| The makeshift cattle shed on the Patna Collectorate premises. Picture by Nagendra Kumar Singh |
For residents fighting the rising prices of essential commodities, a morning walk to the Patna collectorate could be an inspiration.
Cattle owners from the riverine area of Saran district, displaced by flood, have taken shelter at the collectorate campus since Wednesday evening. Having no loyal customers in Patna, they are ready to sell milk at Rs 15-20 per litre.
The market rate of a litre of milk in Patna varies from Rs 30 to Rs 38.
Sarvesh Kumar, a farmer from a diara in Saran district, around 70km northwest of Patna, is one of the 250 people who reached Collectorate Ghat on boats on Wednesday. He has brought his two buffaloes with him.
He said: “We have fixed customers at the village to whom we sell milk at Rs 25 a litre. But over here, we do not have any such advantage. It is dangerous for the health of our buffaloes and cows, too, if we do not milk them. But we cannot throw the milk away. So, we are ready to sell it at any cost, even at Rs 15 or Rs 20 a litre.”
If their village is submerged, the farmers in distress have also changed the look of the Patna collectorate. Patna district magistrate N. Saravana Kumar has given them permission to stay in the space where collectorate employees usually park their vehicles. With buffaloes and cows in tow, the villagers have now turned the space into a cowshed with at least 200 cattle enjoying their fodder there. The collectorate is usually busy with people making affidavits and carrying out other work. But now, the usual faces at the collectorate, including makeshift stall owners, have made way for the cattle and flood-affected people.
Mithlesh Kumar, another farmer from Saran, said: “The water level has risen in Chhapra (the district headquarters) and it was very difficult for us to keep the cattle there. If I had left my cattle there, I would have lost them. For a farmer, buffaloes and cows are important sources of revenue.”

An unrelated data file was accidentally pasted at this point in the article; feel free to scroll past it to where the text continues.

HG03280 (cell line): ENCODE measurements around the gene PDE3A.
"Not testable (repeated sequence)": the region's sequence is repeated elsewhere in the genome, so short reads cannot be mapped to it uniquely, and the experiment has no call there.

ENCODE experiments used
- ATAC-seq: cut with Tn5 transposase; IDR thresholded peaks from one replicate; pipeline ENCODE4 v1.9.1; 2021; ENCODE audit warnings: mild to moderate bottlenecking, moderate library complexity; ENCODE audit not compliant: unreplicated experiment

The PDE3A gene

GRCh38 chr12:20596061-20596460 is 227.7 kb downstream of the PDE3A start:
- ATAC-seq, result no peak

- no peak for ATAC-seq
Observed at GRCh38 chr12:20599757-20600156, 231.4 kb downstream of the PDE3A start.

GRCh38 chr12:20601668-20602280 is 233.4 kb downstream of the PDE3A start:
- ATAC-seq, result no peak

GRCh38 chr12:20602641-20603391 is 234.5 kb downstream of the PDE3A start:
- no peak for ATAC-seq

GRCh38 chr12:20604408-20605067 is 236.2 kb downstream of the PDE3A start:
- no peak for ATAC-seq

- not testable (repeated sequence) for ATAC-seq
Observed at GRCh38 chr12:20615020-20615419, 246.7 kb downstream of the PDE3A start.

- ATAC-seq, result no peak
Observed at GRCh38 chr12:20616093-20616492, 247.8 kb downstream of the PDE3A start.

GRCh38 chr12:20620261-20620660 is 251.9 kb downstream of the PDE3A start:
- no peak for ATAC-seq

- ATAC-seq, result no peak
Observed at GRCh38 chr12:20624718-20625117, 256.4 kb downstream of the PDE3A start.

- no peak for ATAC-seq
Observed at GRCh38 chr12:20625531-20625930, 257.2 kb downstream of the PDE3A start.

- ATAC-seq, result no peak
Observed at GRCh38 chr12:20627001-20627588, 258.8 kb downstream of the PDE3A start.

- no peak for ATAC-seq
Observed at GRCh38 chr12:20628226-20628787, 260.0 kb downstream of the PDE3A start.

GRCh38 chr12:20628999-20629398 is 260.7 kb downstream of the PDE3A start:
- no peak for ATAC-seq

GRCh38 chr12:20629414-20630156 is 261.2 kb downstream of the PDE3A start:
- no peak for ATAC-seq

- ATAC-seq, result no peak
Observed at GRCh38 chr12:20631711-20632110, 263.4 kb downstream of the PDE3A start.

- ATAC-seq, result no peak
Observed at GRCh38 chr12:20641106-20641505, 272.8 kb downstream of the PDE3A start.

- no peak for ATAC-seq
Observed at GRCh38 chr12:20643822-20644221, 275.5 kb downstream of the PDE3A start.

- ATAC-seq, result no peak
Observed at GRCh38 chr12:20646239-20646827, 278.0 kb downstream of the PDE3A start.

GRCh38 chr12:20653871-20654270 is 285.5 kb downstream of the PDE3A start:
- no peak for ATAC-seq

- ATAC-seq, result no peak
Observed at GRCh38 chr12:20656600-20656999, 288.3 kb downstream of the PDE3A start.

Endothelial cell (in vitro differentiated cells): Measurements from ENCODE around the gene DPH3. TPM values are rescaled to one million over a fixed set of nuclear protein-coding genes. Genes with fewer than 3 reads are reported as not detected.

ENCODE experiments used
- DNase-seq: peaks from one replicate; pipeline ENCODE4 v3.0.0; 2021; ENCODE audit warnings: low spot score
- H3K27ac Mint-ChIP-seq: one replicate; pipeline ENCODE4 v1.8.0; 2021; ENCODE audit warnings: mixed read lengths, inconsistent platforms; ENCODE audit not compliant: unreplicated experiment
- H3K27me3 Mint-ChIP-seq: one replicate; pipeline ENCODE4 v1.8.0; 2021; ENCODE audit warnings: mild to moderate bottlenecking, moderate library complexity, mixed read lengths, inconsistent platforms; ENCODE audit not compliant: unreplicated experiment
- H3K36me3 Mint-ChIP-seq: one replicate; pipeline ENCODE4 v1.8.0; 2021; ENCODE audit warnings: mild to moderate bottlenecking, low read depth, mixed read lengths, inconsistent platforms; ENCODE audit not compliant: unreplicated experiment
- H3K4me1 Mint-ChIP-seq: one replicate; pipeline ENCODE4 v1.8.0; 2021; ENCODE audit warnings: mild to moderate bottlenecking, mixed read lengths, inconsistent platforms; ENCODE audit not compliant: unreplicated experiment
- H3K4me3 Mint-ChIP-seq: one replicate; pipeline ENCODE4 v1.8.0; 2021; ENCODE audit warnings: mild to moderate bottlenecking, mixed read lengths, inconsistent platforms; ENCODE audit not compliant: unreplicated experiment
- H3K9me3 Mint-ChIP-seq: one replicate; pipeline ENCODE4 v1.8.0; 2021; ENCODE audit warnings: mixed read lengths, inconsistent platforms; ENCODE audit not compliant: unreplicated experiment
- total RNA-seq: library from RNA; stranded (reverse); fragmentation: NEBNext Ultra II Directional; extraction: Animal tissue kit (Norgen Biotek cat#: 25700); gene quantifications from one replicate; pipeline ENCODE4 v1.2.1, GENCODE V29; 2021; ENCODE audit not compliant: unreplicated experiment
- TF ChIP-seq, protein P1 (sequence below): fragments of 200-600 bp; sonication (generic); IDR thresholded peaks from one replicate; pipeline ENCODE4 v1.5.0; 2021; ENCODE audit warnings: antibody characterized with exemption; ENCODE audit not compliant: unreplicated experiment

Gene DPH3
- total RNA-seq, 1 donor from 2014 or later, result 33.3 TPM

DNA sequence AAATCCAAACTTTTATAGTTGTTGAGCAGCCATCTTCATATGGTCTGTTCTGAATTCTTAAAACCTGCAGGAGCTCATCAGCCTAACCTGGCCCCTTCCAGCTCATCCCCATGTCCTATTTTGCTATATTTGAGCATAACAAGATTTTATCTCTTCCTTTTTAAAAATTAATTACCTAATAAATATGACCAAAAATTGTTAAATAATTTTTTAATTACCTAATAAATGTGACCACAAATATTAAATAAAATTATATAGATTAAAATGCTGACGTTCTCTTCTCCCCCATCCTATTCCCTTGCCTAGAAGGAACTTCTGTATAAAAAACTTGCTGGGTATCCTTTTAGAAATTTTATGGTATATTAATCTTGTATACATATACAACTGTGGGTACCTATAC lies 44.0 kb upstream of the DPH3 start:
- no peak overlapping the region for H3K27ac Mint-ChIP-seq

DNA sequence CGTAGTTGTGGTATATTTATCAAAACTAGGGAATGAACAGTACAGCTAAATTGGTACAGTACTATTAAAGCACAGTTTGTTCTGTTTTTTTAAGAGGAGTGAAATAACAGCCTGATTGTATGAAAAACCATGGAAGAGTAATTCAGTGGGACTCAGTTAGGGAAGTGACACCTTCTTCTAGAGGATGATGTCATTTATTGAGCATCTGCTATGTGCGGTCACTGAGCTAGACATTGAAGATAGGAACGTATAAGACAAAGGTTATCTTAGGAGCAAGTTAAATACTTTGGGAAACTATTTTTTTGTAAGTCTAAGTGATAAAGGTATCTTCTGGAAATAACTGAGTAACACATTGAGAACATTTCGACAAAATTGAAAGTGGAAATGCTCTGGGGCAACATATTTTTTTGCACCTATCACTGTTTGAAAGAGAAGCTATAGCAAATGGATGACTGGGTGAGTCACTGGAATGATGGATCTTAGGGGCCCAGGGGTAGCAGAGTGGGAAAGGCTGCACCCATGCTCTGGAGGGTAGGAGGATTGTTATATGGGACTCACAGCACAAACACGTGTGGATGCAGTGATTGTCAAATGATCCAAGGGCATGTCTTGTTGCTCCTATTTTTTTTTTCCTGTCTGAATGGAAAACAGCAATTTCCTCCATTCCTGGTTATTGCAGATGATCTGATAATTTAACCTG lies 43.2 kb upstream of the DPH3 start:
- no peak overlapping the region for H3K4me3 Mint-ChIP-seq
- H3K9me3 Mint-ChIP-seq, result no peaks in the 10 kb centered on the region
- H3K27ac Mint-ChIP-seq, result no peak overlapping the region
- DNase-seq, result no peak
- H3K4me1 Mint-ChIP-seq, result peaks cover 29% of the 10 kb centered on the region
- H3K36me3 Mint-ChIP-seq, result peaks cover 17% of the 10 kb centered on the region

On the milk they are ready to give away for a pittance, Sarvesh said: “How much milk can we use for ourselves? Each buffalo and cow gives around 3 to 4 litres of milk every day. In such a situation, it will be good for us to sell the milk at whatever price we get. It is not possible for us to leave the cattle here (at the collectorate) and go to the market to sell the milk. We will accept whatever money we get here.”
District magistrate N. Saravana Kumar, who has provided the people from Saran a temporary abode at the collectorate, told The Telegraph: “For now, I have allowed them to stay here. Very soon the district administration will make some other arrangements for them. Till then, we will provide them necessary facilities here and ensure that the people from Saran do not face any problem.”
Asked about the scope of residents benefiting from availability of more, and cheaper, milk in the city thanks to his permission, the district magistrate just offered a smile. When Mithlesh, the farmer from Saran, was asked if he was aware of the importance of the place he has made his (and his cattle’s) temporary home, he said: “All I know is that I reached Collectorate Ghat last (Wednesday) evening. The residents, however, told me that collector saheb (the district magistrate) sits here. I have not seen him yet though.”